During the weekend that bridged the end of July and the beginning of August, when the Florida heat is so intense that merely turning your air conditioner down to “medium” can cause you to faint from heatstroke, I did a very stupid thing: I went to Disney World. Walt Disney World is a bad place to visit during the summer because, as any hardcore Disney fanatic will tell you, large chunks of it are located outdoors. A few posts ago, I made fun of the Team Disney Orlando executives for forgetting that little factoid when they gave the green light to Stitch’s Supersonic Celebration. Well, as I baked in the sun while walking through Future World’s large unshaded expanses, I started to realize something: the designers of EPCOT Center forgot it, too.
EPCOT Center aficionados like me are always waxing poetic about the grand open spaces Future World used to have, especially in CommuniCore Plaza, and angrily denouncing all the visual clutter that’s ruined once-magnificent sightlines. Now, I still maintain that the tarps and whirlygigs in Innoventions plaza are unsightly, to say the least:
It looks like the nineties took a dump in the middle of Future World, and nobody cleaned it up.
But the tarps do occasionally serve a useful purpose:
Shade. Ditto for the hideous awning-looking thing that was bolted onto the front of the former World of Motion pavilion during its conversion to Test Track. Sure, this:
. . . is infinitely more attractive than this:
. . . but at least there’s some shade to be found under that giant ugly awning.
Of course, Walt’s original EPCOT concept offered a more elegant solution: the shopping area that inspired today’s World Showcase would have been enclosed and climate-controlled. No ugly tarps or giant Erector-set pieces required. One more reason why I’m envious of the version of myself that lives in the alternate universe where Walt’s EPCOT City actually got built.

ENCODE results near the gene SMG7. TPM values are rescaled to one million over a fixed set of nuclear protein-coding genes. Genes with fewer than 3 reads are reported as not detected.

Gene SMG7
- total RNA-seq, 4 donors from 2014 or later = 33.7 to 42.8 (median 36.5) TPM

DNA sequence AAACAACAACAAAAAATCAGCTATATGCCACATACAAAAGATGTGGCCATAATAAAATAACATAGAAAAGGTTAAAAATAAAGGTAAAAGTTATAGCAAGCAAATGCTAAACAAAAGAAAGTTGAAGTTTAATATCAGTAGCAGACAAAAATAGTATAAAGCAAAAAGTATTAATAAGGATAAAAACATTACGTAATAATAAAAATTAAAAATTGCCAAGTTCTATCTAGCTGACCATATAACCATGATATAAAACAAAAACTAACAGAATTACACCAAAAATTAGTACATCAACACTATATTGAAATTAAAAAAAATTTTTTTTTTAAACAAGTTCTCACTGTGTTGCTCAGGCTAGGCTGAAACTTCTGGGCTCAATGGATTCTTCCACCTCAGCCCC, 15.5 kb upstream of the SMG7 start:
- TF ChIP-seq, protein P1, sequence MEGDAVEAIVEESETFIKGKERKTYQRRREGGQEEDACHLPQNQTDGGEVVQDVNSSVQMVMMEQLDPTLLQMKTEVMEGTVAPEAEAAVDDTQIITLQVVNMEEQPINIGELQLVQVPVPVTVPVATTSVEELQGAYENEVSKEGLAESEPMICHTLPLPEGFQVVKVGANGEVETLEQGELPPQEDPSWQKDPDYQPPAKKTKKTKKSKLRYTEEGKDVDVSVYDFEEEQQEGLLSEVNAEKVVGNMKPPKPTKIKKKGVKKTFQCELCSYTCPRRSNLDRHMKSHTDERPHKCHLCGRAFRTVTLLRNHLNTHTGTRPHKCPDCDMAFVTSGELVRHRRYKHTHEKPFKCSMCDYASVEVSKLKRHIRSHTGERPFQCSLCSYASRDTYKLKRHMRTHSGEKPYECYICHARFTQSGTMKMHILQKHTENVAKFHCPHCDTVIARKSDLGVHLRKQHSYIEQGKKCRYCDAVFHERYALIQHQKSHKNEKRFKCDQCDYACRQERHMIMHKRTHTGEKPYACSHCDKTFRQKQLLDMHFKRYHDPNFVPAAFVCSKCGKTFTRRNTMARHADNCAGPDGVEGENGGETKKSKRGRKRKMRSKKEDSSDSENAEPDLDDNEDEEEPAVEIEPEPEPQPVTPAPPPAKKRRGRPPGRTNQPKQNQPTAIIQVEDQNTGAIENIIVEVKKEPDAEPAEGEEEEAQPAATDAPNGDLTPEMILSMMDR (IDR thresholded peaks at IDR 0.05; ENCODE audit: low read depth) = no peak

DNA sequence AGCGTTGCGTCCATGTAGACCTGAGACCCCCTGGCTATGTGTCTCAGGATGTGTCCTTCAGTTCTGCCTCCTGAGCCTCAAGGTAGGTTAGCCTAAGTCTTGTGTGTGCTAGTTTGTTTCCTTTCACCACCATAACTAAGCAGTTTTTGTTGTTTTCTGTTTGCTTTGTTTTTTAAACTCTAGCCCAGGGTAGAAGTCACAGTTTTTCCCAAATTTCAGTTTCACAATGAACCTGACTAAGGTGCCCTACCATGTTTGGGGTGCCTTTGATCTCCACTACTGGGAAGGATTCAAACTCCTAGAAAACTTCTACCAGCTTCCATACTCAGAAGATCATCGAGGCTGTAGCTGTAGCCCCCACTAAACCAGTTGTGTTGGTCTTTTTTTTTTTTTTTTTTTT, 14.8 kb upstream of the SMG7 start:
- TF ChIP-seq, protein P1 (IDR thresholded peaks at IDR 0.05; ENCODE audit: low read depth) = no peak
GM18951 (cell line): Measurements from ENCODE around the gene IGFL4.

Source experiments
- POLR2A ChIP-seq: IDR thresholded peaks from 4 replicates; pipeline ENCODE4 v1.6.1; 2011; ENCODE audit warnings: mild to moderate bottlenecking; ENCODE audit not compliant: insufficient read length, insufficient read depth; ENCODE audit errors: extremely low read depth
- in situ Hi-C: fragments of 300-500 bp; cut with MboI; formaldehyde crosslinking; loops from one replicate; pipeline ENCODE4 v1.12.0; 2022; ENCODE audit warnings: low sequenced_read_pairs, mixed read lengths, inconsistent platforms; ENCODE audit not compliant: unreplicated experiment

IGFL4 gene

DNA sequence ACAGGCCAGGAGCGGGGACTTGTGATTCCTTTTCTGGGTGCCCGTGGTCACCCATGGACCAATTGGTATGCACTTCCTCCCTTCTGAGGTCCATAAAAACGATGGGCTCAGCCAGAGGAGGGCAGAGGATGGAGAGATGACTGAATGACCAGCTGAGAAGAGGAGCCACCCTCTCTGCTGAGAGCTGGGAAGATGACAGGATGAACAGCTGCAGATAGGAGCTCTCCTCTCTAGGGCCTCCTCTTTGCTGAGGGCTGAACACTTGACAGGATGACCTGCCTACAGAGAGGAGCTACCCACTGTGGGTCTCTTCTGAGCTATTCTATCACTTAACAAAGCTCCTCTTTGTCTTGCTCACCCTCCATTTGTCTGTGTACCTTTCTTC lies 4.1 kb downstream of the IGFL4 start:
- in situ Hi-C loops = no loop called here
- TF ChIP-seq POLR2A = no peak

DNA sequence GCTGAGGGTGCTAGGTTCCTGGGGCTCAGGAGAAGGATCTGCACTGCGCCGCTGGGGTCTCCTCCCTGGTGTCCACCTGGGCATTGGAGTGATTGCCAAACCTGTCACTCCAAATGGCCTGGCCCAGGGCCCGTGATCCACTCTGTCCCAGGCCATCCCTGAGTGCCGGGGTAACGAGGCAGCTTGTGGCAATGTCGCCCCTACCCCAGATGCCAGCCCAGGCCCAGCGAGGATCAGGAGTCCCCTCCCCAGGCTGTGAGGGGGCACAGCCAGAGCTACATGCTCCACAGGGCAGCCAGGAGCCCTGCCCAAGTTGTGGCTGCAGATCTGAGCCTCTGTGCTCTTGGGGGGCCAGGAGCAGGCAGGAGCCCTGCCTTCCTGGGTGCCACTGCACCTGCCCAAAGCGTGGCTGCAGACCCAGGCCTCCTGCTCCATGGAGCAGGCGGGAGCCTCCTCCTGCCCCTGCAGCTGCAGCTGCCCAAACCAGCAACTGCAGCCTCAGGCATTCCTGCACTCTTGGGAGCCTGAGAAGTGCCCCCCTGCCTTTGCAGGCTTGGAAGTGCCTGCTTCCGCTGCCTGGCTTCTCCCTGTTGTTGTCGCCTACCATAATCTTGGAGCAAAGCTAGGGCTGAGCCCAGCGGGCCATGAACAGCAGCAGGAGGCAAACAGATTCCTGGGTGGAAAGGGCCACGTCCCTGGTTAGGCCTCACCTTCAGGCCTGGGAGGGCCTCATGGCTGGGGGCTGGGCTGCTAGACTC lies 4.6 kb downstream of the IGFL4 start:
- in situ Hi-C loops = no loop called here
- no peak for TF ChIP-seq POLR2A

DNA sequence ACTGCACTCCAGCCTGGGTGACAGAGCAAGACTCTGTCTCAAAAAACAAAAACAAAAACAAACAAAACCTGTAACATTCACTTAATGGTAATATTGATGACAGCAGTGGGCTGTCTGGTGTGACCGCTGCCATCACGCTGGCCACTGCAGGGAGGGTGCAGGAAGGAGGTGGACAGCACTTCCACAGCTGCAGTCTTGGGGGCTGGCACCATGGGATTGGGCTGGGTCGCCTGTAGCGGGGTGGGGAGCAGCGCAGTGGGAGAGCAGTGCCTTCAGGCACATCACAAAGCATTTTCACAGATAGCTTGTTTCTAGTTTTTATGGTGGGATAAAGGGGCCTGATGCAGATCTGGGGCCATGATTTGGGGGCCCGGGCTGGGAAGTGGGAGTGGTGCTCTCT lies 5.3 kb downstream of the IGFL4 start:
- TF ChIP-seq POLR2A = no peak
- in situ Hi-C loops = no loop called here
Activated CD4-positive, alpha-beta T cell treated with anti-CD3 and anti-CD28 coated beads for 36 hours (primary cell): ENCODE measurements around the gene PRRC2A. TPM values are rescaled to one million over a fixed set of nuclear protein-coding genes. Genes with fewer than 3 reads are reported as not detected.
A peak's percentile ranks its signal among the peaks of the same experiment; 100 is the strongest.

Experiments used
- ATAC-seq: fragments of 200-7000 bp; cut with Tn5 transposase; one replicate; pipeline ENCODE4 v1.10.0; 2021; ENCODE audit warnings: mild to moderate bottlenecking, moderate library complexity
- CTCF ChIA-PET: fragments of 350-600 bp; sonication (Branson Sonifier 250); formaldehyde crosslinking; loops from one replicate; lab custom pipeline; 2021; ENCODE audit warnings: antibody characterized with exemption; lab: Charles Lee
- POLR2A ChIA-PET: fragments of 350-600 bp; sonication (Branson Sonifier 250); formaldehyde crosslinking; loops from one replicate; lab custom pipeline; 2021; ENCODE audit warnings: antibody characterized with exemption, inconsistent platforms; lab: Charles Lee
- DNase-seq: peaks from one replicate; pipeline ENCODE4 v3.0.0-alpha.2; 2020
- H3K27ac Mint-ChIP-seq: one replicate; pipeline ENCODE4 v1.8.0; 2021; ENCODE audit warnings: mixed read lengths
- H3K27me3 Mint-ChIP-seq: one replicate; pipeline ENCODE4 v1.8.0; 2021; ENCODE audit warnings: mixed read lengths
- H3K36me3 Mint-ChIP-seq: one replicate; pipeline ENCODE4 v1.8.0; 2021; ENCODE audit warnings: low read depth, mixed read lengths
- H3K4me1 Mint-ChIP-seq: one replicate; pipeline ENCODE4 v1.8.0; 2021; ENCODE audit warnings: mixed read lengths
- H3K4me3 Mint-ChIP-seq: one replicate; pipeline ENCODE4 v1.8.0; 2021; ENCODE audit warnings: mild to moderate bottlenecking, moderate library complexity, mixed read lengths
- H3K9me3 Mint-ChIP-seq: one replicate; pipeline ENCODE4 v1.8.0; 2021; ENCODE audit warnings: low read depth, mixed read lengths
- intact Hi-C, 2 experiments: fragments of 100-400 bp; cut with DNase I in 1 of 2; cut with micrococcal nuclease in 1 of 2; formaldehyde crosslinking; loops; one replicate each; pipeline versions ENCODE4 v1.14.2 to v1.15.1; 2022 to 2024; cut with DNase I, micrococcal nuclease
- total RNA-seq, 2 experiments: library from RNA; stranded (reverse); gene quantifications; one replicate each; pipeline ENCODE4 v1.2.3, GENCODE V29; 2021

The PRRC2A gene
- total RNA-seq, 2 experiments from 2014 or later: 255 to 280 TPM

Oh, one more thing. In addition to all the man-made clutter that’s popped up on Future World over the years, something else you’ll occasionally hear complaints about is clutter of the natural variety, by which I mean trees. Because EPCOT’s trees have not had the decency to remain the exact height they were when they were planted in the eighties, scenic vistas like this:
Now look more like this:
Okay, so the newer picture isn’t taken from the exact spot as the old one (I didn’t have the old photo with me for reference when I took it, also I think there’s a pretzel stand there now) but you get the idea. Anyway, I have no problem with this. Trees grow. That’s what living things do. Sure, they may obscure what might have been a postcard-perfect picture, but I don’t think that’s a good reason to chop them down or whack them in half.
And those are my thoughts about visual clutter at EPCOT. Insert a witty and clever ending here.